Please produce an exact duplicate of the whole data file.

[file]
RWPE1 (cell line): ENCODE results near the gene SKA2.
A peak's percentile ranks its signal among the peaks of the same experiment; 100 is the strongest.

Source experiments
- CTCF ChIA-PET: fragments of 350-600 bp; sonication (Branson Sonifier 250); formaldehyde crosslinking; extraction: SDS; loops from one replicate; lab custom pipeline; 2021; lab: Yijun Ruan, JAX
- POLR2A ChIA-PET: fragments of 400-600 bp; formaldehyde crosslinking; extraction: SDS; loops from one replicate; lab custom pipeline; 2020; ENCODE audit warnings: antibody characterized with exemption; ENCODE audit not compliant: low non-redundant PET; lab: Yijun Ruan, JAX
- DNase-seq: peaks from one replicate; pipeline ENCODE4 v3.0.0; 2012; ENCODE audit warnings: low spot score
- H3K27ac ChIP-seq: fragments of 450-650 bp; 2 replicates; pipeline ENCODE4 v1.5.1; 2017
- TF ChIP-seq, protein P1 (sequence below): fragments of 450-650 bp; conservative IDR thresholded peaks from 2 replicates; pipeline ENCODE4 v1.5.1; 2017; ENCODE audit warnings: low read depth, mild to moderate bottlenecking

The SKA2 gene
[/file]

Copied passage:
RWPE1 (cell line): ENCODE results near the gene SKA2.
A peak's percentile ranks its signal among the peaks of the same experiment; 100 is the strongest.

Source experiments
- CTCF ChIA-PET: fragments of 350-600 bp; sonication (Branson Sonifier 250); formaldehyde crosslinking; extraction: SDS; loops from one replicate; lab custom pipeline; 2021; lab: Yijun Ruan, JAX
- POLR2A ChIA-PET: fragments of 400-600 bp; formaldehyde crosslinking; extraction: SDS; loops from one replicate; lab custom pipeline; 2020; ENCODE audit warnings: antibody characterized with exemption; ENCODE audit not compliant: low non-redundant PET; lab: Yijun Ruan, JAX
- DNase-seq: peaks from one replicate; pipeline ENCODE4 v3.0.0; 2012; ENCODE audit warnings: low spot score
- H3K27ac ChIP-seq: fragments of 450-650 bp; 2 replicates; pipeline ENCODE4 v1.5.1; 2017
- TF ChIP-seq, protein P1 (sequence below): fragments of 450-650 bp; conservative IDR thresholded peaks from 2 replicates; pipeline ENCODE4 v1.5.1; 2017; ENCODE audit warnings: low read depth, mild to moderate bottlenecking

The SKA2 gene